Movie Review: Failure to Launch
By Michael Phillips, Chicago Tribune Arts Critic
Cursed with an honest title, "Failure to Launch" waves a white flag in scene after scene, declaring surrender. We give up! We do not know how to make a decent mainstream romantic comedy!
Outside the often fruitful sub genre of the raunchmantic comedy ("Wedding Crashers" or the superior "40 Year-Old Virgin"), it has been too long since audiences could loosen up and enjoy themselves at a star-driven comic romance. In the days of the studio system, machine-tooled pleasantries rolled off the line every 20 minutes. But these are the new days, not the old, and if this particular hack job starring Matthew McConaughey, Sarah Jessica Parker and McConaughey's blinding white teeth is a hit, I'm moving back in with my parents.
McConaughey portrays Tripp, a successful 35-year-old yacht broker - already you may be trying to decide what's less relatable, the character's name or his profession - who, get this, still lives at home with his folks. Terry Bradshaw and Kathy Bates play the folks.
The folks hire a consultant, Paula (Parker), who acts as a professional offspring remover. Her job involves building her youngish male clients' self-esteem, going out on a couple of non-sexual but enticing dates with them, and then inspiring the live-at-homes to leave the nest and move on. If your guess is that Paula and Tripp end up falling in love, your guess is as good as the writers'.
Parker was lucky with "Sex and the City": She scored a series fully up to her comic talents. She knows, too, how to elevate mediocre material simply by staying engaged and sharpening each exchange. McConaughey works the other way: He's a glider, happiest behind a pair of expensive sunglasses, on a boat. Tripp is such a smug character, "Failure to Launch" has a huge hole in the spot where the rooting interest usually goes.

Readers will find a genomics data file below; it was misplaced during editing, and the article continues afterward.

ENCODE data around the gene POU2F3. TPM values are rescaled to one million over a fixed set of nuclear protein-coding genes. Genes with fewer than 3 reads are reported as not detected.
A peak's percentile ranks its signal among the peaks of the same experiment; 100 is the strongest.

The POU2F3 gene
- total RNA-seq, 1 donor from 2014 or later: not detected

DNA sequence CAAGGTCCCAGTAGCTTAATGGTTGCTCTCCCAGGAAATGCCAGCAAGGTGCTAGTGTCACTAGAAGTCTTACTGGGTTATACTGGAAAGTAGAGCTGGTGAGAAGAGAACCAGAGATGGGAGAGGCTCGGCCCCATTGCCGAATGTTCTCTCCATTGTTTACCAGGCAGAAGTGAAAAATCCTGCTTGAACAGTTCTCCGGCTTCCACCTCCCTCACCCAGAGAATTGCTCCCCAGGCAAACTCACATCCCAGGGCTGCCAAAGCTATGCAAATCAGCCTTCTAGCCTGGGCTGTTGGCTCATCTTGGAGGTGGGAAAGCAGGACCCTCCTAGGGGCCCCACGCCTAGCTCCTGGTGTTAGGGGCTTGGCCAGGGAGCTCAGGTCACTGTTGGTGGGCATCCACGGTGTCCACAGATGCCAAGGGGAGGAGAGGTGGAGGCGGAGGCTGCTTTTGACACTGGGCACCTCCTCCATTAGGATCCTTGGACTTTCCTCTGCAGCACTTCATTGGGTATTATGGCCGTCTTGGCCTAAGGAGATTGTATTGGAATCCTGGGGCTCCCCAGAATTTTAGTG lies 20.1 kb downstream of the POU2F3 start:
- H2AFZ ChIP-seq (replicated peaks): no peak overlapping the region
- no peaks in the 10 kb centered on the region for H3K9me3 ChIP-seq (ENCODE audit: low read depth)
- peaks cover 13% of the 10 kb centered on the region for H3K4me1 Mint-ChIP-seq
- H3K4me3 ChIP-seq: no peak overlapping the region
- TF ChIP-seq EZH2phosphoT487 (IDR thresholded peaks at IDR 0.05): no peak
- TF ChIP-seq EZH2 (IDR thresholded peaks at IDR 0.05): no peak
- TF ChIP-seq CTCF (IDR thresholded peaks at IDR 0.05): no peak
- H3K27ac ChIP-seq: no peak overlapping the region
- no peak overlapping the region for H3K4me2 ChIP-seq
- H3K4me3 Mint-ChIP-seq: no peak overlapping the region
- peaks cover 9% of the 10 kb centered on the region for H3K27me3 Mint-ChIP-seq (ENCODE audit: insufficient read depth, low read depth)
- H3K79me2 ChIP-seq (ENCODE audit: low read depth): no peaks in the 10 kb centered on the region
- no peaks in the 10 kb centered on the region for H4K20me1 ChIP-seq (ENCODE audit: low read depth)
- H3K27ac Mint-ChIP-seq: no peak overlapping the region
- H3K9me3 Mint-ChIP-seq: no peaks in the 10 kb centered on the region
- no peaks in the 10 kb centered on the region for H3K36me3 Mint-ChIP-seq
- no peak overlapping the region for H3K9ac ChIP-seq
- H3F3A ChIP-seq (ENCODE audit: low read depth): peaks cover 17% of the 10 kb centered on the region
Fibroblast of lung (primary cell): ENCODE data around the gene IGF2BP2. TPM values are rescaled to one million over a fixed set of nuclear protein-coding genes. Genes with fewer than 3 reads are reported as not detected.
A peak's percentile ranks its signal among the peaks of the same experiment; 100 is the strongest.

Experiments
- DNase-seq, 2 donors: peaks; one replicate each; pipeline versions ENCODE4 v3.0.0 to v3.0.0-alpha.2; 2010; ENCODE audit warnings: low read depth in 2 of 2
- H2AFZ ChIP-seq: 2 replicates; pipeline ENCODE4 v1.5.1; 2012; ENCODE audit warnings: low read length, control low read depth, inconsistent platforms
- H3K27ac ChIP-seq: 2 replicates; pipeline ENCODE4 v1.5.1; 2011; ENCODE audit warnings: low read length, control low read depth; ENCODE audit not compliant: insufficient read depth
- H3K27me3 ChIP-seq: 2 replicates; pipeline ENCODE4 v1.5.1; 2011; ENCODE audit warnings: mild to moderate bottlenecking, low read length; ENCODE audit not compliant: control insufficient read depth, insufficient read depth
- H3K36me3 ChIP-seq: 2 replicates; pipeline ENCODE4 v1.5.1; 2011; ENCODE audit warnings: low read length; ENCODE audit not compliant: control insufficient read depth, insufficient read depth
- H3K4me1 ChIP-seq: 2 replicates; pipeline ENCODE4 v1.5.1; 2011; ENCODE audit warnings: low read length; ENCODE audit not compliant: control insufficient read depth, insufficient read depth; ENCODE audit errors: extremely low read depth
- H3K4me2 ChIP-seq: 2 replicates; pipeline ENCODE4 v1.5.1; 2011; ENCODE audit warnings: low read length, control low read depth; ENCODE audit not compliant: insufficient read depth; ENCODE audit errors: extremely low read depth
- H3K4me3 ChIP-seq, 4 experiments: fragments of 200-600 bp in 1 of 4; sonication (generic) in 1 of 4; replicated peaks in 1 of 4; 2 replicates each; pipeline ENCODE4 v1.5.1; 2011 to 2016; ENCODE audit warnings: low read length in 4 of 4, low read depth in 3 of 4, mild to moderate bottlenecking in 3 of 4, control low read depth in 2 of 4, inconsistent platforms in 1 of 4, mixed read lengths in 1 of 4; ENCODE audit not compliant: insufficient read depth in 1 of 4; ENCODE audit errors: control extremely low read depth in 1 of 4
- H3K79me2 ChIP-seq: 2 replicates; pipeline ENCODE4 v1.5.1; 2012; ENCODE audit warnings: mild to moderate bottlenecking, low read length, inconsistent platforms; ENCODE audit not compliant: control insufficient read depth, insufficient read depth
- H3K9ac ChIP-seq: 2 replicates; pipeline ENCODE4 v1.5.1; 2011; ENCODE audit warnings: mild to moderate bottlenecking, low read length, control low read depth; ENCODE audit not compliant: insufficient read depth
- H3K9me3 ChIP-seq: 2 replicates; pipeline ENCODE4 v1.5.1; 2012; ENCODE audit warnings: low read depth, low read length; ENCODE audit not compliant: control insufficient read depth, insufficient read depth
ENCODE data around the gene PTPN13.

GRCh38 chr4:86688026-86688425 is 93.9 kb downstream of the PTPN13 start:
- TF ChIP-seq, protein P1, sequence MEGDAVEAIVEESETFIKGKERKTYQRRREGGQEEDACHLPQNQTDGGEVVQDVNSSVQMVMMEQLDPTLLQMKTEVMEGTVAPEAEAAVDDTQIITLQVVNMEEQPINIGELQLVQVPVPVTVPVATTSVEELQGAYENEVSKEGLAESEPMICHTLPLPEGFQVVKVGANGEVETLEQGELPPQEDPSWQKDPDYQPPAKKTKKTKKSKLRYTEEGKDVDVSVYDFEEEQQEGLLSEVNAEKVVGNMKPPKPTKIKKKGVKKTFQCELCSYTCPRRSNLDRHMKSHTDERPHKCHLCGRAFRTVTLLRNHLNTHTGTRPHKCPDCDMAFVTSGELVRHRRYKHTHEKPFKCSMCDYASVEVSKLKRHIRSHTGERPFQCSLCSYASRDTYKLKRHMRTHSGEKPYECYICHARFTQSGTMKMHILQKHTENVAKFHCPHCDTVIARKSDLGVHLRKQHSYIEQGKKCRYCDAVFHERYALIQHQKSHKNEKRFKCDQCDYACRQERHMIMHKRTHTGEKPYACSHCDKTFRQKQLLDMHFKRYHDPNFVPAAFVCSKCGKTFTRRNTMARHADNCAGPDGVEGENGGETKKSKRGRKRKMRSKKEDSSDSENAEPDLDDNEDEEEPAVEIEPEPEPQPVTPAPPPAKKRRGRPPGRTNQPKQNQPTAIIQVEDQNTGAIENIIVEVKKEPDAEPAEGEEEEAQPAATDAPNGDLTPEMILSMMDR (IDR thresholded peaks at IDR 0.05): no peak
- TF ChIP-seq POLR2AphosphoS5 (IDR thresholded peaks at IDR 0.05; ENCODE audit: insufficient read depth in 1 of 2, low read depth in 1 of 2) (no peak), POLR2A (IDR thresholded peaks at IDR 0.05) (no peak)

It is Zooey Deschanel, a good 15 years younger than Parker, who comes off best, as Paula's "Daria"-inspired roommate. Rob Corddry, reliably swell in his role as a regular "Daily Show" correspondent, has a bit as a gun salesman that makes him look like just another forgettable character actor. Directed by Tom Dey like a series of little television commercials, "Failure to Launch" features screen-filling product placement for Budweiser, PowerBar and Coke. You may well run out and buy Budweiser, PowerBars and Coke after the movie. You may happen to "choose" these brands over their competitors next time you shop. Or you may decide to buy anything but those brands because you've had it with product placement in movies, especially movies that barely function as products on their own.
"Failure to Launch"
Directed by Tom Dey; screenplay by Tom J. Astle and Matt Ember; cinematography by Claudio Miranda; production design by Jeremy Conway; music by Rolfe Kent; edited by Steven Rosenblum; produced by Scott Rudin and Scott Aversano. A Paramount Pictures release; opens Friday, March 10. Running time: 1:37. MPAA rating: PG-13 (sexual content, partial nudity and language).
Tripp - Matthew McConaughey
Paula - Sarah Jessica Parker
Kit - Zooey Deschanel
Al - Terry Bradshaw
Sue - Kathy Bates